Choosing a Pet ID Tag for Your Kishu

Posted by on Apr 11, 2011 in Animal Care, Dogs, Kishu, Pets | Comments Off on Choosing a Pet ID Tag for Your Kishu

How to Pick an ID Tag for Your KishuPicking a pet identification tag for your Kishu is like buying insurance – you do it with the faith that you’ll never use it. The “possible cost” of not having a pet ID tag is more costly than the “actual price” of buying the pet tag itself.

The kind of pet ID tag that you buy is crucial, so take 5 minutes or so to consider it. Whimsically buying a collar tag because it’s cheap or trendy usually ends up being a regret, in the long term.

Consider this prior to buying any pet id tag for your Kishu:
1.What is the amount of risk to your Kishu?
Lost Kishus are very common – we have all noticed “Lost Dog!” signs setup around town, or dead dogs lying by the side of the road. If your Kishu is a pro at escaping your fence, or cannot help chasing a scent, or youthful and spry, or isn’t properly trained, the chance of a lost Kishu is high.

But losing your Kishu isn’t the only risk.

Some Kishus are stolen. A pet thief may take Fido or Fifi in hopes of getting a reward for its return, or to use in dog battles (even small or gentle dogs are susceptible – they can be used as “bait”), or for use in religious rituals.

And what is the risk to your Kishu if something were to happen to you, the owner?

If you’re a senior citizen with a Kishu, especially if you live alone or are in ill health, there’s a high chance that at some point someone else will need to care for your furry friend, maybe with short notice. And anyone can be struck by disaster or tragedy which renders you unable to care for your Kishu.

In this instance, will your Kishu’s temporary or new caretaker know that Fifi hates cats, or requires medicine, or even whether or not Max is housetrained? A pet identification that contains more than your phone number and name would be very beneficial.

2.What amount of danger are you comfortable with?
Some Kishus are just more important to their owners, and the chance of losing that particular animal calls for a specific, higher priced kind of pet identification tag. Risk is directly proportional to value.

Realize that there is more than one way to calculate the value of your Kishu. It may be financial (e.g., a purebred Kishu) or occupational (e.g., a guide dog).

However for most Kishu owners, the relationoship attachment they have with their Kishu determines its value. For many, Kishus are family members, impossible to replace and dearly loved.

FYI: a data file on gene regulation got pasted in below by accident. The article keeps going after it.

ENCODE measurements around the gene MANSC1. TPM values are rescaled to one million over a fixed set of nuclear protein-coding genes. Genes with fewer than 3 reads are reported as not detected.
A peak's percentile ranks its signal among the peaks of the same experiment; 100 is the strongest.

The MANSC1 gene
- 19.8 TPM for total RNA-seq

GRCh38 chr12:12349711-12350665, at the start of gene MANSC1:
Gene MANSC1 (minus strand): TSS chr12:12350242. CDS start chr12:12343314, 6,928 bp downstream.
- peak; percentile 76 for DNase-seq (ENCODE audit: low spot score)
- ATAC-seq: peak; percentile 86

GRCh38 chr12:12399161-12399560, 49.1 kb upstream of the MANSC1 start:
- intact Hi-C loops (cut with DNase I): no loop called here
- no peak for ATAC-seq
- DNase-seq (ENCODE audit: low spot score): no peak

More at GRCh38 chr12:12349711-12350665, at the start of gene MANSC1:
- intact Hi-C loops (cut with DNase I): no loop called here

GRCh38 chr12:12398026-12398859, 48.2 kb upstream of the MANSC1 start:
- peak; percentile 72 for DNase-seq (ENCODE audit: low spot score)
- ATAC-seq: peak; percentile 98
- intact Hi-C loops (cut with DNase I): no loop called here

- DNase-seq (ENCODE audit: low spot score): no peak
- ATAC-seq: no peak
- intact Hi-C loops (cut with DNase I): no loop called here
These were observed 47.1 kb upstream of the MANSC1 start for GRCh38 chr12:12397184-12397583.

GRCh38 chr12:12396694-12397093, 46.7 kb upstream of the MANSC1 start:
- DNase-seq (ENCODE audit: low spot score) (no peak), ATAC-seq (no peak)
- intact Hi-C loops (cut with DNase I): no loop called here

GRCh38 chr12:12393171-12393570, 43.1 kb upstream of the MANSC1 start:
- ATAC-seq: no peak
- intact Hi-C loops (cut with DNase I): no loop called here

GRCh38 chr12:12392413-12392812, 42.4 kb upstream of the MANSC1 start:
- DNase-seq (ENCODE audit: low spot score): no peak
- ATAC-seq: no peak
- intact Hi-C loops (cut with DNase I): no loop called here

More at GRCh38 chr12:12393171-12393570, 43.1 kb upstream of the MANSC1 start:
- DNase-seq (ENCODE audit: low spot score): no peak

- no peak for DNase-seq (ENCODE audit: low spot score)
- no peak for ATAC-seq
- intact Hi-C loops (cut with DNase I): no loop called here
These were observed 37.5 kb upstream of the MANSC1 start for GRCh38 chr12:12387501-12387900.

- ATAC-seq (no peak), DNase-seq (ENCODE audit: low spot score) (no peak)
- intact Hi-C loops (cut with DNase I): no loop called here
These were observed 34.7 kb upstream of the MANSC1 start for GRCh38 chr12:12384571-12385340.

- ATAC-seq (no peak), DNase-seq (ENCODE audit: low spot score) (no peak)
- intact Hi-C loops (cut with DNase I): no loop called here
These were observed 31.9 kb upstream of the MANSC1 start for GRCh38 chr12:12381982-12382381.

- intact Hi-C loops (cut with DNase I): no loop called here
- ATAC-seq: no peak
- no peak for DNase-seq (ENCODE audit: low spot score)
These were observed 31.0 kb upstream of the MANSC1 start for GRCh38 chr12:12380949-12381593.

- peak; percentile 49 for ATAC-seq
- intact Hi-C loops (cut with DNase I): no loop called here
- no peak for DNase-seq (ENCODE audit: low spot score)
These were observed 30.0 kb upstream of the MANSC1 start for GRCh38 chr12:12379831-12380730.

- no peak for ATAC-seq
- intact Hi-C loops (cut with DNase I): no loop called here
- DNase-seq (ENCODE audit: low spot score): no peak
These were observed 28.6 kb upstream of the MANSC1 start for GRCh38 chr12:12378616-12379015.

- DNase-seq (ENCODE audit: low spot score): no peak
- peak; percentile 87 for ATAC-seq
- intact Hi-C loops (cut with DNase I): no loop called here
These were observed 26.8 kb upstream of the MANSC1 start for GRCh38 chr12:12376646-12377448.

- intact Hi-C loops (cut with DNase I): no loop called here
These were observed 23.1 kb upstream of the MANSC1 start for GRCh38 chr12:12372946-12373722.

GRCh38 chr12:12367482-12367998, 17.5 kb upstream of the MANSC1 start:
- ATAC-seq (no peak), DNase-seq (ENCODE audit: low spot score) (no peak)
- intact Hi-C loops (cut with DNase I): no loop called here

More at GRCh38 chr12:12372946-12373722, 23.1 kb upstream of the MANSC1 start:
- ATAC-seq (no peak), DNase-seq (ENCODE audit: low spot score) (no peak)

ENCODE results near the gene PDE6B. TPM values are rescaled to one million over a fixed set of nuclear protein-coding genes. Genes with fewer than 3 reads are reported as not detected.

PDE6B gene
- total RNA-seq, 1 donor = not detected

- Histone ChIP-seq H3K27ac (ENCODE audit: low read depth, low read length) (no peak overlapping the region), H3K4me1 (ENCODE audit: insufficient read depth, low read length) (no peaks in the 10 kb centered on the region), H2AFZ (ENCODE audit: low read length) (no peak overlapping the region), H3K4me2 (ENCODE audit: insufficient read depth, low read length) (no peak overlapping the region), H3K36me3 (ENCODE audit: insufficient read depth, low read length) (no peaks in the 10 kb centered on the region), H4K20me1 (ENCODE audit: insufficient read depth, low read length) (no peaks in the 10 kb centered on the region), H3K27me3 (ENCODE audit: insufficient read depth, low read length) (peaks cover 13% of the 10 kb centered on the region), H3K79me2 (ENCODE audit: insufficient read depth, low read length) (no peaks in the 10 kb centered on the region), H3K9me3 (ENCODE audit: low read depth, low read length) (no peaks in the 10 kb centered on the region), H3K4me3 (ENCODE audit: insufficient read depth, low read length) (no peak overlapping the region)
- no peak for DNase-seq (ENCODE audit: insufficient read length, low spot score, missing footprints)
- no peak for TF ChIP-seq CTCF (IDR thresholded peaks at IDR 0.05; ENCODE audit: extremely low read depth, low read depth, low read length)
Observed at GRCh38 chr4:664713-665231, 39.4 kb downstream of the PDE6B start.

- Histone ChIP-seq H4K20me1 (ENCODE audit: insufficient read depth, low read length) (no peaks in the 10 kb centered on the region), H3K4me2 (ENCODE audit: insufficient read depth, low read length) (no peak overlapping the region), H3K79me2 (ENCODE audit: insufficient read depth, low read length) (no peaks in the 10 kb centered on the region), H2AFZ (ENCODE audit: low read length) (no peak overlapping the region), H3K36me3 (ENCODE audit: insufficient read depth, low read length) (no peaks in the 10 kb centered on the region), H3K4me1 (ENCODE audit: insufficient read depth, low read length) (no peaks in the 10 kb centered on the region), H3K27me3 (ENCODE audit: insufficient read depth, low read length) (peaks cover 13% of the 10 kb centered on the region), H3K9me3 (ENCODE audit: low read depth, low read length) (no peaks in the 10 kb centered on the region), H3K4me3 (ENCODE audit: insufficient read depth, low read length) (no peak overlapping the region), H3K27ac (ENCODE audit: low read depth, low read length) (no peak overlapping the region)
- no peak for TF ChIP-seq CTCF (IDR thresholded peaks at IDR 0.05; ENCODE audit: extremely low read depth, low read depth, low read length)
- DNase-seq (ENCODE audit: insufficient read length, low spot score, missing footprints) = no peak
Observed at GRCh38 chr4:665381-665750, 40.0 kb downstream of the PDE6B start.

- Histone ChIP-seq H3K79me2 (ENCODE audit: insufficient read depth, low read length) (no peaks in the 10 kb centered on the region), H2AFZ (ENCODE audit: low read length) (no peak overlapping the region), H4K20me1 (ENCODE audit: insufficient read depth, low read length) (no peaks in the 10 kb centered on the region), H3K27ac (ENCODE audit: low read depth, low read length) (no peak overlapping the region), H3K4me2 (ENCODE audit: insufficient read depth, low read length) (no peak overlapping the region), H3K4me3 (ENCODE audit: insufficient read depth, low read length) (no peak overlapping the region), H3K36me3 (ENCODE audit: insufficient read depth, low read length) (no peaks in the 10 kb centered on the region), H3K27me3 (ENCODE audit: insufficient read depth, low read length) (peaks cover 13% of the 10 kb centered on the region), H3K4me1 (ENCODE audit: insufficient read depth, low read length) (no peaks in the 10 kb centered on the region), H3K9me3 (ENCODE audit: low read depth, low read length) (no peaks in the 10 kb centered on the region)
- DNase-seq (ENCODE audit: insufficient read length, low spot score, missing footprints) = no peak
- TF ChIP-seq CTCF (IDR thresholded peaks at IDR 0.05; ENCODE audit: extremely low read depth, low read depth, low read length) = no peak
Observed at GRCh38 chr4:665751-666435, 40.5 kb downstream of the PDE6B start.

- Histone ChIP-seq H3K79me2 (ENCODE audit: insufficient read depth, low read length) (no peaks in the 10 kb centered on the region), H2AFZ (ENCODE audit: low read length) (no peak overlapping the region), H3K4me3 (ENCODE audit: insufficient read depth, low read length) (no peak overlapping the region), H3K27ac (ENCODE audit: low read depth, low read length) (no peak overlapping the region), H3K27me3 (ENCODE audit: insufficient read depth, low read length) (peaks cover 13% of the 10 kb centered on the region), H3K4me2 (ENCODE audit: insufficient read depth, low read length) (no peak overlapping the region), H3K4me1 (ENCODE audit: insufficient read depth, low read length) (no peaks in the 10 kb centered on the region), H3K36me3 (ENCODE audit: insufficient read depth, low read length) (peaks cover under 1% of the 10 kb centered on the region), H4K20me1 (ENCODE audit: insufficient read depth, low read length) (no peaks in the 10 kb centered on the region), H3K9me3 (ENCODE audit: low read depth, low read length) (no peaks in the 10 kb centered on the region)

3.From your responses to the two previous questions, what do you need in a pet ID tag?

Pet identification tags come in various materials, shapes and sizes and hold varying amounts of information. Some have logos or artwork, too. Most pet identification tags are designed to be attached to a collar.

At a bare minimum, a pet identification tag should contain the name, address and phone number of the Kishu’s owner in a legible, durable format. Plastic tags are light but easily chewed. Stainless steel tags don’t rust or fade and are durable. These customary types of tags can gotten from any veterinarian or pet store. They’re inexpensive yet the amount of information they can display is limited to the size of the tag.

Luckily, you have many more options of pet ID tags for your Kishu these days, such as microchipping, tattooing, digital display tags, pet registry web sites and voice recorded pet id tags.

One of the recent entrants in the pet ID game is the high-tech USB drive that hangs from your pet’s collar (or is attached to their cage) and which can hold 64MB of data (including comprehensive diet and medical information). The small USB drive is encased in a sturdy plastic case and can be used in any computer, where it is automatically updated and easy to print sections for sharing with your vet or pet sitter. There also exist bluetooth trackers, but their range is severely limited, because of bluetooth technological limits.

Don’t forget to check out these other articles about Kishus

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